In the 2017-18 school year, New Roots launched an innovative new high school preparatory program that demonstrated just how powerful our vision of deeply engaged, community-based education that fuels passion for learning and academic achievement can be.

Our inaugural group of LEAP learners were a vibrant group of 20 young pioneering students and their teachers, Danielle Angie and Lee Kaltman. Now juniors, our LEAP learners are our school leaders, taking on leadership roles in our Student Council and Green Team as well as in local community service organizations. They have earned nearly 20% more credits and have a 20% higher grade point average compared to their peers. WOW! We are so excited to see how these early seeds of academic and personal development are coming to fruition in the lives of our students, positioning them for a successful future.

We are even more excited to bring these benefits and more to our lower school (grade 9 and 10) students in the 2021-22 school year by fully integrating the lessons we learned through LEAP, redesigning our high school program in a way that reignites passion and purpose in learning after the tremendous challenges young people have faced due to COVID. To maximize the benefits of this program, we will offer a fully in-person experience, as well as a separate remote option that emphasizes active learning rather than screen time.

Designed as a program to optimize preparation for high school, LEAP offered weekly opportunities for community engagement and real-world, interdisciplinary applications of academic skills and knowledge in a high-powered learning environment.

This foundational high school curriculum was designed to deeply engage students with their community in ways that make sustainability a powerful and relevant real-world concept. Understanding social justice, a healthy economy, and a thriving natural world as essential ingredients for community wellbeing, students develop a natural motivation for learning and a vision for adult lives of a passionate livelihood and civic engagement. This in turn fuels success in high school and beyond.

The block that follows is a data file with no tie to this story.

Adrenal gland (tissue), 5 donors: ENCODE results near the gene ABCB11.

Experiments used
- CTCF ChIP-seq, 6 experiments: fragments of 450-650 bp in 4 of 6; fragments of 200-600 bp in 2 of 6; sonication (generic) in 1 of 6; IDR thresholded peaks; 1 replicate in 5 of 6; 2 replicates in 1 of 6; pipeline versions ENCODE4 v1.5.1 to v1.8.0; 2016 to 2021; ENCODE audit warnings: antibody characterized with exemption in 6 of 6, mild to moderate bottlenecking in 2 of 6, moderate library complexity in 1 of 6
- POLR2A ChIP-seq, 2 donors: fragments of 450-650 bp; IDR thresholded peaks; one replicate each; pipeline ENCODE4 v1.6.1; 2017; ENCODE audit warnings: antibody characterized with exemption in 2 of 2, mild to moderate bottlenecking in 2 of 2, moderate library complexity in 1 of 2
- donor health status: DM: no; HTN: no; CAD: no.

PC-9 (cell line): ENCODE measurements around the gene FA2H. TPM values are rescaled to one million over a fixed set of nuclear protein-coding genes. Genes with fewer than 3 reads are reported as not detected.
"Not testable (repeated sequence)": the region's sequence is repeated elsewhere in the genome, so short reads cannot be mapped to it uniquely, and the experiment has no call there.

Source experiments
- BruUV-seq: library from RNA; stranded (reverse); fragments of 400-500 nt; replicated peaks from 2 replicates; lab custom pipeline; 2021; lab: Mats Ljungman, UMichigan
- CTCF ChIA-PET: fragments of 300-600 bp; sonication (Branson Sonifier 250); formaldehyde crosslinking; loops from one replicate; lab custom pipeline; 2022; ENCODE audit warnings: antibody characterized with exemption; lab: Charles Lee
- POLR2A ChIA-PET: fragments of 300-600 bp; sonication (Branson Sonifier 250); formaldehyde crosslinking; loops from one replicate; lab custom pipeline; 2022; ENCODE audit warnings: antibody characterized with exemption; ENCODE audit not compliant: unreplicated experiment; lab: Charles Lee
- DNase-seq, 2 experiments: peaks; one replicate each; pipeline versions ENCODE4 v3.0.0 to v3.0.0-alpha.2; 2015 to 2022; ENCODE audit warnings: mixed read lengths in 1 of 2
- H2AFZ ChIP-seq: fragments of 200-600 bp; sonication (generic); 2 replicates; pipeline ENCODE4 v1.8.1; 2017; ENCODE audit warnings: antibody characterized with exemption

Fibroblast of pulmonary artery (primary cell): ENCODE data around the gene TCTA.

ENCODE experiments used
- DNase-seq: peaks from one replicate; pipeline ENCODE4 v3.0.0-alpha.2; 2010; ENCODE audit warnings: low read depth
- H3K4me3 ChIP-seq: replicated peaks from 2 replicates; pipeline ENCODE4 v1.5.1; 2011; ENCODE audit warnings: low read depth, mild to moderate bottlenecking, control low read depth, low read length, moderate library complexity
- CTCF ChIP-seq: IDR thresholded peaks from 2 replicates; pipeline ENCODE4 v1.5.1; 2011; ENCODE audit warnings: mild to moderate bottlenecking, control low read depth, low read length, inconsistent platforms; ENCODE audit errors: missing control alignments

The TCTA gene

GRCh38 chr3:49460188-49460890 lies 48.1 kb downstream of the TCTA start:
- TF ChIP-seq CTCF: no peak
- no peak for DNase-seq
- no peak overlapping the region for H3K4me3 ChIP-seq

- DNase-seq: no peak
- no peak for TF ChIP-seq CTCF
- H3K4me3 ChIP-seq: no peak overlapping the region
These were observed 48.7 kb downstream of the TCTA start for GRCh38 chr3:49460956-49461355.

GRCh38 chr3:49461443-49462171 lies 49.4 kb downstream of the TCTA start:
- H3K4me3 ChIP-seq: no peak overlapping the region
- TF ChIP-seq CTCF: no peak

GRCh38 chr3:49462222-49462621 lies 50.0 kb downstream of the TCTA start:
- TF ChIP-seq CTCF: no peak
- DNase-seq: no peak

Diving into their interdisciplinary, place-based curriculum, our LEAP learners started the year by exploring the questions, “What does it mean to be part of a community? What does it mean to be part of an ecosystem?” Many crisp fall mornings were spent exploring our urban center, visiting local institutions such as the public library, Loaves and Fishes, Cornell University, and Southside Community Center to learn about the system of institutions and people that make our community such a vibrant place. They visited the permaculture park and other local sites multiple times as part of their science investigations to better understand essential components of a healthy ecosystem, and how our social systems are embedded in, not separate from, our local ecosystem.

In the second quarter, they explored social justice themes, exploring how the struggle for equality has expressed itself locally, nationally, and internationally both currently and historically. This theme featured local speakers such as Mayor Svante Myrick, who spoke about his experiences with racial issues, and a disability rights activist who became disabled as a result of an injury during his teenage years. In the third quarter, LEAP learners explored the theme of healthy living and healthy relationships, making the connection between healthy body, mind and spirit. This included an inquiry about how to have a healthy relationship with digital technology through research, lively discussion, and reflection on personal practice. The year culminated in the fourth quarter with the theme of relationship to the natural world.

Use of academic skills and practices necessary for high school success were woven into every project and theme. Students put their math and literacy skills to use in producing research papers, literary analyses, and real-world applications of mathematics related to their themes. Students also enjoy a highly personalized mathematics curriculum, with instruction targeted to their specific learning needs.

I commend the State University of New York for authorizing this bold and innovative program that meets students’ developmental needs as learners while cultivating the habits of mind and practice that they will need to succeed in high school. I also value the fact that in a world that is increasingly global and digital, this is education that is local and personal, face-to-face, and something that our young people need now more than ever. Our students develop a real-world vision of themselves as active, engaged community members with passion and purpose. We see these seeds coming to fruition, even during the high school years.

We are now enrolling our next generation of learners ready to discover their passion and their purpose. Please help us to spread the good word!

With gratitude,


Tina Nilsen-Hodges

Founder, Principal and Superintendent